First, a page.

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1999: Queer Designers Come to Redefine (and Sex Up) Luxury

Queer Designers

By the time the '90s drew to a close, a clutch of flamboyant gay tastemakers had injected much-needed life into major fashion houses.

For 25 years, OUT has celebrated queer culture. To mark our silver jubilee, we look back at some of the biggest, brightest moments of the past 9,131 days.

From Cristobal Balenciaga to Karl Lagerfeld to Yves Saint Laurent, gay designers have always been a part of fashion, but the '90s saw a wave of audacious, very out gay men, with both huge talents and personalities, entrusted with the keys to the luxury kingdom.

In 1994, Tom Ford was appointed creative director of Gucci, which had fallen on hard times after a series of scandals and bad business decisions. Under Ford's guidance, the Italian label re-emerged with an aesthetic that fetishized sex and glamour, epitomized by provocative, often homoerotic ad campaigns. "Sex is just second nature with me," Ford later told OUT in 2007. "It's not, like, an obsession or anything."

Related | OUT100: Tom Ford, Artist of the Year

A year later, John Galliano took over Givenchy, replacing the retiring founder, Hubert de Givenchy, 43 years after he launched the label. Galliano parlayed his mantra that "style is wearing an evening dress to McDonald's" into a critically acclaimed haute couture collection that almost immediately led to his appointment at Dior, where he spent years titillating critics and consumers alike (before being dismissed for making anti-Semitic comments in 2011).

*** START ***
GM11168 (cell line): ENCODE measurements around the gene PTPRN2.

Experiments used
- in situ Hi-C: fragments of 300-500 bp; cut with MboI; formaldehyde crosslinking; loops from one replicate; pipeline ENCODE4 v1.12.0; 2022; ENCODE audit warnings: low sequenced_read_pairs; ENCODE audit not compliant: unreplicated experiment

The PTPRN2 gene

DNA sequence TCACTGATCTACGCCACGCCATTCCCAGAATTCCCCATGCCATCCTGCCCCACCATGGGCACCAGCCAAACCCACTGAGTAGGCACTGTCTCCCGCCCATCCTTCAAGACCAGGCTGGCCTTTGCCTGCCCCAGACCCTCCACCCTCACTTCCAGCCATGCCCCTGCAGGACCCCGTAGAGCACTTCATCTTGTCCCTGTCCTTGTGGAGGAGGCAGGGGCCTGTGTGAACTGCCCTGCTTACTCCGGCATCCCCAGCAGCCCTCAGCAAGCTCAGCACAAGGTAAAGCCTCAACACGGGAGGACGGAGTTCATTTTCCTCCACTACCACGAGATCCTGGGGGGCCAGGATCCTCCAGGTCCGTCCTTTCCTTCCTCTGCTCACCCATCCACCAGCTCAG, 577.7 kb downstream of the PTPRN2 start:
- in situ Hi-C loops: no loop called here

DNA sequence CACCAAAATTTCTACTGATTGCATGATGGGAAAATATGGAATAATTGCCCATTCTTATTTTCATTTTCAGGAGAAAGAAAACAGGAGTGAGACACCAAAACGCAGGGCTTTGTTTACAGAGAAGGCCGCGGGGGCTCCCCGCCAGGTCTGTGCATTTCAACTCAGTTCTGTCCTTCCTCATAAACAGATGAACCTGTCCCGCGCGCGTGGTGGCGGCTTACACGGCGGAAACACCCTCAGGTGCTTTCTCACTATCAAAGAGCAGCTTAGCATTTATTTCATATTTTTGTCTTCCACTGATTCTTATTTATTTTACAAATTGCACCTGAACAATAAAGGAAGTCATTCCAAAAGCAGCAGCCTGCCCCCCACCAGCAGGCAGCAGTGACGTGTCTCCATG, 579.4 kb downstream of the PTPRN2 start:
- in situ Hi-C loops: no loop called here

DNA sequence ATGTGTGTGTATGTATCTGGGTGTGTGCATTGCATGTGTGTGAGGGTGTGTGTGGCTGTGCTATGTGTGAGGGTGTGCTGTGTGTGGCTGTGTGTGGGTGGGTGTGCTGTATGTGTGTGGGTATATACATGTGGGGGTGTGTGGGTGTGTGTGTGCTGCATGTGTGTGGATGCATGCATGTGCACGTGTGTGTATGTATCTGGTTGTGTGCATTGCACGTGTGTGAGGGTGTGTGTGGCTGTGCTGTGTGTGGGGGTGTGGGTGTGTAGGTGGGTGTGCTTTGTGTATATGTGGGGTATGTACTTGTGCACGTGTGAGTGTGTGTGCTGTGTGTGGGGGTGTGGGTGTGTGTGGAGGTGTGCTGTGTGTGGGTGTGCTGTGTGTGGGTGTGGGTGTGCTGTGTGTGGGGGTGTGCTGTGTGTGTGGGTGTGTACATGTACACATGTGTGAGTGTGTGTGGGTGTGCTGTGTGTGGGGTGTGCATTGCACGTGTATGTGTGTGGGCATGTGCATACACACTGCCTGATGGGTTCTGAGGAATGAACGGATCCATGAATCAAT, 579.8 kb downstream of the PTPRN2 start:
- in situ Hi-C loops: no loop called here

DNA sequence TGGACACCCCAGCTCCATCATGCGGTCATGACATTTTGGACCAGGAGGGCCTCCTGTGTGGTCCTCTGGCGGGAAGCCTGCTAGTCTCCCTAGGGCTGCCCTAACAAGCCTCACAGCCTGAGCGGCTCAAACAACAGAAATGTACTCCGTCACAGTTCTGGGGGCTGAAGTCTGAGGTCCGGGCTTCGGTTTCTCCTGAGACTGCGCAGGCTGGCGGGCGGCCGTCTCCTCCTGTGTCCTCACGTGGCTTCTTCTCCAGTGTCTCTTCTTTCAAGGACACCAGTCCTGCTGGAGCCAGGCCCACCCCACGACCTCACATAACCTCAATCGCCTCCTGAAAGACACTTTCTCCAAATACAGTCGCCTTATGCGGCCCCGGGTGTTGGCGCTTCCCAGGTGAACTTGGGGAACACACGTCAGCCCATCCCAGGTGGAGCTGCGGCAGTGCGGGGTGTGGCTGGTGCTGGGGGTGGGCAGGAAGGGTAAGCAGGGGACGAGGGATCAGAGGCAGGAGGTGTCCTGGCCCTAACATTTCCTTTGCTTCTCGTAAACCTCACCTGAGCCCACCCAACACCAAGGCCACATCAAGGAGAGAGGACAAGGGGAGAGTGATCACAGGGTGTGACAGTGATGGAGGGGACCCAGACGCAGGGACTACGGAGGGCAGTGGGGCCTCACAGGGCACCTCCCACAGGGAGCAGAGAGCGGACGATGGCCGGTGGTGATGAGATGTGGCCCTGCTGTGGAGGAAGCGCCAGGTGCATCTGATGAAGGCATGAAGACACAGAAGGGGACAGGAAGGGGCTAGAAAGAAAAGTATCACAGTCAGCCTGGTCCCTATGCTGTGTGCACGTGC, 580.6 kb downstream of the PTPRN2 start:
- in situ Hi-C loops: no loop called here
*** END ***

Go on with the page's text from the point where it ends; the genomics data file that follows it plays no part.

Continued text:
Back at Givenchy, Alexander McQueen stepped in for Galliano, and soon displayed the flair for high drama that would become his signature. His most celebrated moment at Givenchy came with his spring/summer 1999 show, which featured model Shalom Harlow on a spinning platform, being spray-painted by robotic arms. This was, after all, the man who declared, "You've got to know the rules to break them."

Meanwhile, Marc Jacobs had shaken up Perry Ellis, where he designed a controversial 1992 grunge-inspired collection, for which he lost his job. But he rebounded and started his own label before getting tapped to oversee Louis Vuitton, where he stayed until 2013. Revitalizing the storied French house, Jacobs introduced Vuitton's first ready-to-wear lines and made its iconic Monogram canvas ubiquitous.

Though the '90s can be seen as a heyday for gay designers, the decade wasn't without tragedy. Gianni Versace, a wildly imaginative voice in the world of fashion, was shot dead in 1997. Both Jacobs and Galliano struggled with drug and alcohol addiction. McQueen took his own life
in 2010.

Today, sexual orientation and gender identity are more inextricably bound to fashion than ever before, thanks in large part to these queer enfants terribles. And since fashion loves nothing more than a comeback, we again find ourselves embracing the colorful, sultry, and dynamic looks they brought to the runway some 20 years ago.

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